Yet Japan and Tepco, despite sound scientific evidence in their favour as endorsed by the neutral International Atomic Energy Agency, are struggling to shape the narrative, dampen the water-cooler talk and stamp out fake news.

The issue with nuclear science is that many laypeople find it esoteric. How many know what tritium is, let alone realise that it exists in rain and tap water? How many know about background radiation, let alone that levels in Fukushima are similar to those in Singapore or Seoul?

Some have disputed the science, but Japan argues that Tepco’s annual planned discharge of up to 22 trillion becquerels (Bq) of tritium annually is among the lowest in the world, lower than China’s Yangjiang Nuclear Power Station in Guangdong province (112 trillion Bq), Britain’s Haysham Two Power Station in Lancashire (323 trillion Bq), or France’s La Hague nuclear fuel processing centre in Normandy (10,000 trillion Bq).

Others have argued that testing is inherently random. Can one absolutely be sure that there are no sampling errors?

Also working against Tepco and Japan was their botched crisis management in the wake of the disaster that, for a while, had raised prospects that the world’s busiest metropolis would become a no-go zone.

Tepco wants to change minds and win trust, even enlisting two public relations agencies to help shape the narrative.

China, which has rebuffed Japan’s bilateral outreach, is, however, censoring social media posts and blocking accounts that are in favour of the discharge and hence counter to its own narrative that Japan was the “ecological and environmental destroyers and global marine polluters”.

The echo chamber has stoked a rise in anti-Japanese sentiment in China, where Japan’s Embassy in Beijing urged Japanese nationals not to speak in Japanese unnecessarily or loudly in public. Spam phone harassment calls from China are being made to Japan, while there is a nascent movement to boycott Japanese cosmetics brands.

“This kind of Chinese narrative needs to be corrected, and we definitely need to safeguard the public from such narratives. But we need absolute accountability to be able to do that,” Japan Institute of International Affairs director Koichiro Matsumoto told The Straits Times.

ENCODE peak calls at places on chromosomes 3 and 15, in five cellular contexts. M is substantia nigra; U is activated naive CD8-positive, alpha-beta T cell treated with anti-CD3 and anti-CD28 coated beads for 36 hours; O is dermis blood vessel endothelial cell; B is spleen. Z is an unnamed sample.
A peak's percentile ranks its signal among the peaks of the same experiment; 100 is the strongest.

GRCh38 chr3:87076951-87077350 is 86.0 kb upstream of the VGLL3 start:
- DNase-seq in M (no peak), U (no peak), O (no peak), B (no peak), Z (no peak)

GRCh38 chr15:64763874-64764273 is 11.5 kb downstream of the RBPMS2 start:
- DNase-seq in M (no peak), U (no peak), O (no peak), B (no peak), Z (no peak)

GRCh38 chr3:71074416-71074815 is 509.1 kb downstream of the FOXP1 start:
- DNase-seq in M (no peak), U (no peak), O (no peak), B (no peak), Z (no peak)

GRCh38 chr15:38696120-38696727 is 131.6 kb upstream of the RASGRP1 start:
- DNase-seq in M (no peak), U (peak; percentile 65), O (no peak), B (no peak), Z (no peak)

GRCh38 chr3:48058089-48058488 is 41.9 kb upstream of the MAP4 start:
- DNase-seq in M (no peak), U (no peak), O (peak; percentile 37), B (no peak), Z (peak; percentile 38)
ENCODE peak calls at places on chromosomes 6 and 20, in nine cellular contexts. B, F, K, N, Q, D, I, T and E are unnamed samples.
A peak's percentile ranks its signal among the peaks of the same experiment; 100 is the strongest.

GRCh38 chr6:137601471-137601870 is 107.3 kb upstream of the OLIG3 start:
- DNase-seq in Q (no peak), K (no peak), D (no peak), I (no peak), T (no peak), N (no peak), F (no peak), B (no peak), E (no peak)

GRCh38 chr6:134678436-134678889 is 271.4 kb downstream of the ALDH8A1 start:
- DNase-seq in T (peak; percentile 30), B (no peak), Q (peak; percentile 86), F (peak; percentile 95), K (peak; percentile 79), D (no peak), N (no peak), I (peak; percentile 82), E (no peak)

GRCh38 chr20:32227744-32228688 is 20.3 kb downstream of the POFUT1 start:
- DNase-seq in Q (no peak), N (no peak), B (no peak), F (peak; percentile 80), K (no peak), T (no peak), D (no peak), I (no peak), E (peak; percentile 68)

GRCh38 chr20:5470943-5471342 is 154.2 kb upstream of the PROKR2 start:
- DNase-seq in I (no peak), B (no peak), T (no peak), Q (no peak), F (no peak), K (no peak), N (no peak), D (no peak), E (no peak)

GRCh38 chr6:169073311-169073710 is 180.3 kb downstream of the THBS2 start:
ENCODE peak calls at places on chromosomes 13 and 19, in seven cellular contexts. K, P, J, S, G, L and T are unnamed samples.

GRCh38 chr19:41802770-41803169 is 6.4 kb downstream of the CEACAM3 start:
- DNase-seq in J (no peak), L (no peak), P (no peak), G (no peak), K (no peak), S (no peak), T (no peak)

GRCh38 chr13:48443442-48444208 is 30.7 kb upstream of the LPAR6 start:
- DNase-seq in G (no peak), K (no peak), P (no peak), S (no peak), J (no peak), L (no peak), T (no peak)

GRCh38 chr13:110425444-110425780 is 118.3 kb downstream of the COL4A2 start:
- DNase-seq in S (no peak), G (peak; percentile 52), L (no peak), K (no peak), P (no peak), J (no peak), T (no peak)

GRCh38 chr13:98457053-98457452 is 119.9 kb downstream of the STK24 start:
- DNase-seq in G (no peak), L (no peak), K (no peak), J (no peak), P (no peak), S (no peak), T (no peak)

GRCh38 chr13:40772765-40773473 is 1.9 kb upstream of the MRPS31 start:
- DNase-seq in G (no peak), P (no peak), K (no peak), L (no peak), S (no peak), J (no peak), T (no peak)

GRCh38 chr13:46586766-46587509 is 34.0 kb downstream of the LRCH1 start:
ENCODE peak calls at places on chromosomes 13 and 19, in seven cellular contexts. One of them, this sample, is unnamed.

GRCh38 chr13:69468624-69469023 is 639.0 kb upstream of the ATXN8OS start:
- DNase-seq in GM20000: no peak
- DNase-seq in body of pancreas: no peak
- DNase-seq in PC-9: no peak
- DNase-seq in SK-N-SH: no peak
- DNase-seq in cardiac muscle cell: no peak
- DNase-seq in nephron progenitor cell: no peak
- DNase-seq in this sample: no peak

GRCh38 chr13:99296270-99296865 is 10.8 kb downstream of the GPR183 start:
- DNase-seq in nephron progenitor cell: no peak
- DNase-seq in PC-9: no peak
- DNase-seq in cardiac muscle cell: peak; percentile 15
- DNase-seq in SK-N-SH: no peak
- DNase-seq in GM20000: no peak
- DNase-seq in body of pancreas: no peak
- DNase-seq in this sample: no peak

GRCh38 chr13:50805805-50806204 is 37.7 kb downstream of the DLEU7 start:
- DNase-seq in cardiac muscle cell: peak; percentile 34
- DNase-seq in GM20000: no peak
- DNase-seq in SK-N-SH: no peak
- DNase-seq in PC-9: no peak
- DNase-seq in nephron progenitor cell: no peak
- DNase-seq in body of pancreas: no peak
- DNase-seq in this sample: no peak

Tepco’s risk communicator Kenichi Takahara told visiting reporters on Sunday that the operator’s lodestar was, indeed, absolute accountability and accuracy.

Radioactive water is continuously being generated at the plant – to the tune of about 90 tonnes a day – and this is first treated using ALPS before being heavily diluted with tritium levels below one-seventh that of the World Health Organisation’s standards for drinking water and then stored.

To prevent sampling errors, water is separated into a group of 10 tanks, and it is constantly “agitated and circulated” for six days to fully mix it.

Each day, 460 tonnes of the first batch of 7,800 tonnes of ALPS-treated water is diluted with 340,000 tonnes of seawater, to be discharged over 17 days.

Automatic emergency valves are in place to immediately stop the discharge if the seawater inflow stops or if radiation is detected, while a manual override – kept under lock-and-key control of the unit chief – is also installed. Corroborative tests are being conducted by multiple agencies.

Painstaking as it is, the release of the treated nuclear wastewater is just part of the decommissioning process, which faces many other challenges, including the removal of the molten debris from two reactors, which Mr Takahara said was the “next priority amid a long to-do list of important tasks”.